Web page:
At the start of any new project here at Box UK it’s the job of our User Experience consultants and Business Analysts to help everybody involved in the project reach a shared understanding as quickly as possible. There are naturally numerous ways to capture and document the requirements for a new website or mobile application, but one technique we often use is ‘user journey mapping’.
Personally I like to use them in conjunction with user stories (a statement that captures the ‘who’, ‘what’ and ‘why’ of a particular feature), or to break-out a particular element of a sitemap when discussing requirements with clients.
For instance, on a recent project with a client who relies on membership for their revenue stream, one user story for their new site was:
“As a non-member, I want to apply online for membership so that I don’t have to complete a paper-based application”
Taken at face value this is doesn’t seem too complex a requirement, but thanks to the user research and business analysis I’d carried out with users, client stakeholders and other 3rd parties, I knew that this was just the tip of the requirement. I also needed to take into account:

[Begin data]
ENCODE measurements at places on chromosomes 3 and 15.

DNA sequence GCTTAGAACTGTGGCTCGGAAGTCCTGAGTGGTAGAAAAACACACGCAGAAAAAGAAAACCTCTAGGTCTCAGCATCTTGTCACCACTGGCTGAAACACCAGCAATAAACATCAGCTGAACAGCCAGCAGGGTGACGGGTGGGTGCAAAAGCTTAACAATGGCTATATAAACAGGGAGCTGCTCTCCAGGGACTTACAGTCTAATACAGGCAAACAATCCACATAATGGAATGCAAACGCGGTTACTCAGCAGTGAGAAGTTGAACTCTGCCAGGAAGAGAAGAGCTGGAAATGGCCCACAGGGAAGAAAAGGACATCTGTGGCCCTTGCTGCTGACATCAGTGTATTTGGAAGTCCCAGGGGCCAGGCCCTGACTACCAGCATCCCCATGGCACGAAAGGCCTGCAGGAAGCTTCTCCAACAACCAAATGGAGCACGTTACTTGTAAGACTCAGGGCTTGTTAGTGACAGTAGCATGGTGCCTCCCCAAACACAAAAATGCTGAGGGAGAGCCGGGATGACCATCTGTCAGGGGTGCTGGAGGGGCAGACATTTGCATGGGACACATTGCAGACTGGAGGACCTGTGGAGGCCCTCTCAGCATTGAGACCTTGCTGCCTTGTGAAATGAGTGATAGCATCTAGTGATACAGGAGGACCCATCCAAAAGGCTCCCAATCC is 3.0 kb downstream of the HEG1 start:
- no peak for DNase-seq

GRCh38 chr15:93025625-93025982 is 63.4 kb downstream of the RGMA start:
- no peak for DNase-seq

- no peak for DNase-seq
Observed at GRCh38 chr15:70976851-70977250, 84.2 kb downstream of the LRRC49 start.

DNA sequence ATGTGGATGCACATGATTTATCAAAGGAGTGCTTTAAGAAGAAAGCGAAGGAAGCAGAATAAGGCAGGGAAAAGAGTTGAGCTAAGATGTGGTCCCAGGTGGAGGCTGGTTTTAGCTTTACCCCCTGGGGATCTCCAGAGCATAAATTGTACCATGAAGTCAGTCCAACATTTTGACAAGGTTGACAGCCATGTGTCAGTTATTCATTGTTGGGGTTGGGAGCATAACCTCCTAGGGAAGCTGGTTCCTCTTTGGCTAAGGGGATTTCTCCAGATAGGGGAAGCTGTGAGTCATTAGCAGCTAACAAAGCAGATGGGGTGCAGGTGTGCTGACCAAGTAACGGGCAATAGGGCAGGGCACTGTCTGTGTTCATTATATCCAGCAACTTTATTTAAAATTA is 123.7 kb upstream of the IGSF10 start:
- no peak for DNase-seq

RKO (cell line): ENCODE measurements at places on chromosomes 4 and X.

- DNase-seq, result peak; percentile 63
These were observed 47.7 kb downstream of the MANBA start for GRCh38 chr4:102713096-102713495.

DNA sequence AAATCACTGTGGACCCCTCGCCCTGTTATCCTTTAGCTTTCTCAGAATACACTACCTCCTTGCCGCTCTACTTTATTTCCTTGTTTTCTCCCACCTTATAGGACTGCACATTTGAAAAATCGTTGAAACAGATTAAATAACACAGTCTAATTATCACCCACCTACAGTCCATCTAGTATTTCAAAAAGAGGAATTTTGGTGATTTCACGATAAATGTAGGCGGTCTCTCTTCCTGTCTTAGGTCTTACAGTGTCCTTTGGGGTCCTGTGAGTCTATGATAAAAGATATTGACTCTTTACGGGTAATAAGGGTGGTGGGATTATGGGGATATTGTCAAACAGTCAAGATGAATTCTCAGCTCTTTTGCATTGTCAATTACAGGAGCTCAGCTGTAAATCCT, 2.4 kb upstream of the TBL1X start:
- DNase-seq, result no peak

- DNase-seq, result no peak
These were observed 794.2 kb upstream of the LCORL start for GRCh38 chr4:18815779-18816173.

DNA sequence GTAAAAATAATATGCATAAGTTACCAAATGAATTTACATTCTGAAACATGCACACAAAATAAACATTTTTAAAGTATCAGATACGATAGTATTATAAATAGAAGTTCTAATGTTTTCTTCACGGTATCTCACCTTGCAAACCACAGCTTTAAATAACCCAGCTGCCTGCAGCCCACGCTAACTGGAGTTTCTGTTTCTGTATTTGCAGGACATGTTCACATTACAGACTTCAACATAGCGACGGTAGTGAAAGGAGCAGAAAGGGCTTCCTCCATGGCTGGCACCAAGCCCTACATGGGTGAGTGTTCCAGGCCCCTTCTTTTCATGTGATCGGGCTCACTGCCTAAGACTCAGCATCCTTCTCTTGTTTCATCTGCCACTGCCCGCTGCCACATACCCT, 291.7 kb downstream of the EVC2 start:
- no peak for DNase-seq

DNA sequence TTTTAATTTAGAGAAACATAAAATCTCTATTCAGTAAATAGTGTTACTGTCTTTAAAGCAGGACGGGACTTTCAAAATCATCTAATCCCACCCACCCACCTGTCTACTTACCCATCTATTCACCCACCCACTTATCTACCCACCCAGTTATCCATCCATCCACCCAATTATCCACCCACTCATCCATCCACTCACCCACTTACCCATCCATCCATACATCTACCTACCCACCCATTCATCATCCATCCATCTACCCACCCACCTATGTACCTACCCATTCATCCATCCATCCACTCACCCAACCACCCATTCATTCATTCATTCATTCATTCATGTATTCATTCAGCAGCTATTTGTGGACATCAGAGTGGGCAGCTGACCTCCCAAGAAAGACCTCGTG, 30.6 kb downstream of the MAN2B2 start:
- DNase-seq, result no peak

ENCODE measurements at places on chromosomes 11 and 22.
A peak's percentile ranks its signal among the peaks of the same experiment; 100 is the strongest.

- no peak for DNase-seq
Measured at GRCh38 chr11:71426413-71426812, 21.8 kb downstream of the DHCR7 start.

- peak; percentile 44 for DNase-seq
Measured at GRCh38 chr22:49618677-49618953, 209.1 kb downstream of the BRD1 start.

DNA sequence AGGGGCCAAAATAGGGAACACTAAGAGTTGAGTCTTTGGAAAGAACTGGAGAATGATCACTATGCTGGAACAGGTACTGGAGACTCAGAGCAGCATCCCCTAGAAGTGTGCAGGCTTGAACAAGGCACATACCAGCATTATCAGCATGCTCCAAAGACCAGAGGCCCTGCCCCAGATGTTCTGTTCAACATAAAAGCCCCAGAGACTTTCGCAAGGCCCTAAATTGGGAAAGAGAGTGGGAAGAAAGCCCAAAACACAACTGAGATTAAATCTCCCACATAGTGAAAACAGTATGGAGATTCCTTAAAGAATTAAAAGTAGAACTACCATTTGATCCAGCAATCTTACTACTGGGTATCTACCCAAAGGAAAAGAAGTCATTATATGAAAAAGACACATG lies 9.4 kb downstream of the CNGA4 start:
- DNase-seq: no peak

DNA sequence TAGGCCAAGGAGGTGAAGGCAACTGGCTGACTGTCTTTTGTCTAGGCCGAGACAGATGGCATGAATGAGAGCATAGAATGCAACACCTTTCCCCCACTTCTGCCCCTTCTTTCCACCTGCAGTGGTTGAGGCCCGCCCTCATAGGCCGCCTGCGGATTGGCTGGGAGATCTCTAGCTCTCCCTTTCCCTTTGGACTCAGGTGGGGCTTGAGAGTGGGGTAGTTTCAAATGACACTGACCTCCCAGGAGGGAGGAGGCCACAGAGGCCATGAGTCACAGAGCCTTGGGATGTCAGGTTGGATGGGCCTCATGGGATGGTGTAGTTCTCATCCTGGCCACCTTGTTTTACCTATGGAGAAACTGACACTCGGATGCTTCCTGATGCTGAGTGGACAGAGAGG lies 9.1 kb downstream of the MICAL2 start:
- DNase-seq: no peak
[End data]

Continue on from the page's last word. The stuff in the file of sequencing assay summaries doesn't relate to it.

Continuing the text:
Suffice to say, the user story is actually pretty epic and has many, many sub-stories to consider. Now, I could have broken this user story down into further stories, but for the sake of getting my own head around the requirements, and reaching a shared understanding with the client quicker, I decided to turn this user story into a user journey map:
As can be seen in the example above, the user journey map helps to identify a whole host of different things that we as designers and developers need to be aware of, as well as the client. This includes:
They are a very flexible tool to use, as they can also be augmented with likely timescales (if a journey is likely to take weeks or even months, or if the journey is time-critical) and with interactions within the physical world (ie. accessing content across multiple devices). When printed out and stuck up on the walls in a meeting, they can be scribbled on and plastered in post-it notes, and serve as a great discussion point for our clients and internal team.
Naturally, user journey mapping works best if it’s based on actual user research, but as with the example above, sometime the user interaction is only half the story. There are often a whole host of business rules, 3rd party systems and non-customer users that are vital to the completion of the end-user’s journey. As such, mapping these in an at-a-glance picture can be a vital exercise.
For all these reasons, I find user journey mapping a very powerful, easy to understand, and ultimately enjoyable way to capture and share ideas with clients.
To find out more about our UX process at Box UK, visit the User Experience & Design section of our site.